Methodology

Managing your research questions

What do you do with all your research questions and research plans?

In earlier posts I have discussed how to generate research questions and ask the right questions, and how to create a research plan in Excel. Your questions may fit neatly into your plans, and your plans may fit neatly into your existing filing system – but if they don’t then here are some ideas to help you manage them.

Goals provide context and help you prioritise

Research plans are great tools, but they work best if they are prepared after you articulate the broad aims or goals for your research.

Setting goals is the first step in the research planning process. They help you focus your research efforts on the tasks that will progress your research.


Example

Goal: My father was adopted – I’d like to trace his biological family

Plans:  A research plan for my father’s biological parents and their children; two more plans for his grandparents and their families; and so on back through the generations.


You need to document your goals so that they are a constant reminder of what you are aiming for.

The document does not have to be fancy – you could write them on a whiteboard or a post it note. You could add them to the top of your research plans, or create a graphic and use them as the wallpaper image on your computer.

Master lists

A master list of research plans and research questions provides an accessible overview, and it can be used as a tool to establish and document your priorities.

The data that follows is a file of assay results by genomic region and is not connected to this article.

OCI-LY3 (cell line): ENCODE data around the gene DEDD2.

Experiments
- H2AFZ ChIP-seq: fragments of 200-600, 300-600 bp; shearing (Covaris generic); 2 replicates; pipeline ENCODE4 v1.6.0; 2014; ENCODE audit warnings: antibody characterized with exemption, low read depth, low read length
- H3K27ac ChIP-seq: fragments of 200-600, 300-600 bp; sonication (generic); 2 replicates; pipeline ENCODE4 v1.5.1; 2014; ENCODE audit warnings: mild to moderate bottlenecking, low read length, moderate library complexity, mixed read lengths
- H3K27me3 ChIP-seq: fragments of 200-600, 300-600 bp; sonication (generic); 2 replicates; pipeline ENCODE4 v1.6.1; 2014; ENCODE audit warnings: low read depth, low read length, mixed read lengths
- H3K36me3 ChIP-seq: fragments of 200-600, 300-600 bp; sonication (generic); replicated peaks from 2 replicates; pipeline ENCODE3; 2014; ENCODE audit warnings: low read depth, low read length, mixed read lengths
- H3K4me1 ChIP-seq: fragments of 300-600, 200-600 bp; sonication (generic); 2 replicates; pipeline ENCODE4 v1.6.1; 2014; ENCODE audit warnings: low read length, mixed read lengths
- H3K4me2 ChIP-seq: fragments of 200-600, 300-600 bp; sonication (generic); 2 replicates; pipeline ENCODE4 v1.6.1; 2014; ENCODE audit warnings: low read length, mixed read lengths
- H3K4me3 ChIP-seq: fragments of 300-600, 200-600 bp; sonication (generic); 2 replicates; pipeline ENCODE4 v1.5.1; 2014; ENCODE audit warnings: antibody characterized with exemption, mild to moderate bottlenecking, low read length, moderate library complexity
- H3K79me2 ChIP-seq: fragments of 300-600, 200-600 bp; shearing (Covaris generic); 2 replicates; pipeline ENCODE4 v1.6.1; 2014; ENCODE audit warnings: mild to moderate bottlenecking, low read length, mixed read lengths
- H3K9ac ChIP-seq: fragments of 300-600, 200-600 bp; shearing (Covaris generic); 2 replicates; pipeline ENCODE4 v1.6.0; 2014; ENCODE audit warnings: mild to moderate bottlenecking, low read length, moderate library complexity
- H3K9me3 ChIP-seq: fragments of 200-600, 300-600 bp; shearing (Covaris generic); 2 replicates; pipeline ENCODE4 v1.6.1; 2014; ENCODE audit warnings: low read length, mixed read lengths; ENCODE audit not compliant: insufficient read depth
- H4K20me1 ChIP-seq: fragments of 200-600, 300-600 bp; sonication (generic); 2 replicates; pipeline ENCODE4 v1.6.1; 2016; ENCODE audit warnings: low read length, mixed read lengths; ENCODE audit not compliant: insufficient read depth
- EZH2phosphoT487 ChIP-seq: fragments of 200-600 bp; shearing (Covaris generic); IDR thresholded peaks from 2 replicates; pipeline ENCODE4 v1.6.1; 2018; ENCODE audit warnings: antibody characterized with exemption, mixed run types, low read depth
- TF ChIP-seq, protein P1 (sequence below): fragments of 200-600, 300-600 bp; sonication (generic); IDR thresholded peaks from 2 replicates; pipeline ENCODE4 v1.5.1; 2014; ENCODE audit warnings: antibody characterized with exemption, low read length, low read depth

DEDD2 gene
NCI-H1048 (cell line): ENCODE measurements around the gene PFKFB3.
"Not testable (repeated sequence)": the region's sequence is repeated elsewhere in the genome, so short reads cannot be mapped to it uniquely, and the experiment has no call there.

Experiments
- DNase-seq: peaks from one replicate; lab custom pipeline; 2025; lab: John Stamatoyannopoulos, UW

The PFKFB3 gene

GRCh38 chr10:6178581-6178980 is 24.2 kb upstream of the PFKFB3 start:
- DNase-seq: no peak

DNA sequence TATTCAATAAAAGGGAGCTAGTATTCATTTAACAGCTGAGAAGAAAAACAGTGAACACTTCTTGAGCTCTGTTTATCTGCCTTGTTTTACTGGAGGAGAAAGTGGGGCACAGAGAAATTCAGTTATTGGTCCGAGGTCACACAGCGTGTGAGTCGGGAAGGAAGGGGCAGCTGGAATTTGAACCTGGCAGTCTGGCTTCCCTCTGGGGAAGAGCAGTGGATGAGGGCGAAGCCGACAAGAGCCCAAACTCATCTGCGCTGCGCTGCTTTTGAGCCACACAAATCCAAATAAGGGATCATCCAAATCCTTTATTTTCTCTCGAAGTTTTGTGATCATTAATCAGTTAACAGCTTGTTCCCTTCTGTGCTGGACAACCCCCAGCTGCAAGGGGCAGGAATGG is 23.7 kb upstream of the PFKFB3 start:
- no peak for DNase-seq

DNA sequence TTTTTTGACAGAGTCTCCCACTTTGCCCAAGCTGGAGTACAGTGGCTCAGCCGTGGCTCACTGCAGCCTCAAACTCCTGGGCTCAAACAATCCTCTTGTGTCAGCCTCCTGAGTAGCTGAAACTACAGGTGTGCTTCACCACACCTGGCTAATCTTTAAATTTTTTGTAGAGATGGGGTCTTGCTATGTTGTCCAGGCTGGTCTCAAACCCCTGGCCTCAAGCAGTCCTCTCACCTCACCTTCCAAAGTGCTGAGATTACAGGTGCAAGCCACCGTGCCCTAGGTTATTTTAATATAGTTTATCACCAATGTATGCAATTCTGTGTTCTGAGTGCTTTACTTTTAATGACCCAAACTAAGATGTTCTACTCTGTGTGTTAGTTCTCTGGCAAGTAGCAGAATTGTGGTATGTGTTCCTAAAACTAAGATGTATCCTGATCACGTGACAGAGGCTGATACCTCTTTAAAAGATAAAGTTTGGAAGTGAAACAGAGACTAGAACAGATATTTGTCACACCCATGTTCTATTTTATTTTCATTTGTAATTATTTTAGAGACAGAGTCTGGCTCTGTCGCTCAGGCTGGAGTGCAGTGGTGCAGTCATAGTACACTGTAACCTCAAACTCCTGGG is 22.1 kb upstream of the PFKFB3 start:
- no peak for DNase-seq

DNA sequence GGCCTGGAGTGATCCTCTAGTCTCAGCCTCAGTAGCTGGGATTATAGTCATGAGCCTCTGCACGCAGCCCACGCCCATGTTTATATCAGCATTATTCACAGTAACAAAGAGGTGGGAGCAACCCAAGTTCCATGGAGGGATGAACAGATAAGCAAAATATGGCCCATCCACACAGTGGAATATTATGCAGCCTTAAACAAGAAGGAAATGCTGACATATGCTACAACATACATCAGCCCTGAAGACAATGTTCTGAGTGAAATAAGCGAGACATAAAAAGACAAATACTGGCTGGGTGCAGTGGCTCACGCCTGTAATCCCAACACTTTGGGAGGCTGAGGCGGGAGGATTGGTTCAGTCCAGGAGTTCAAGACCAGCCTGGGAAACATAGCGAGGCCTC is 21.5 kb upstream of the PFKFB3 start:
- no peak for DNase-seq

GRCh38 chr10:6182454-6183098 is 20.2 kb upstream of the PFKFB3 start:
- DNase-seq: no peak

You could create a master list in an Excel spreadsheet or a Word file. Or, if you prefer to incorporate everything into your family history software, you could add your research questions to your To Do List or Task List.

Add a Category of tasks called Research Question, then you can filter tasks by that Category to get a list of research questions (this example from Legacy Family Tree software)

My Tree Health Assessment tool can also be used as a master list. The table format provides a good summary of the progress you have made in gathering evidence to support your conclusions. An article on this tool can be downloaded from my Free Stuff page.

A list of birth death and marriage records that you have purchased, or plan to purchase, is another useful master list. It helps you plan your purchases and reduces the chance of purchasing duplicates.

Tasks lists

A list of tasks can be included in your research plan. You can file the plans under the name of the relevant individual, family group or family line or keep all your plans in a single folder.

Alternatively, the tasks identified during your research planning could be entered into your To Do List or Task List in your family history software. Legacy and Family Tree Maker both allow you to assign tasks to the whole tree or to individuals.

The To Do form in Legacy Family Tree software

Regular review

Research planning is a cyclic process, so whichever methods or tools you use, don’t forget to review your planning periodically. Your goals and objectives will change over time, and the relative importance of your research questions will also change. Choose tools that make that review process easier for you.

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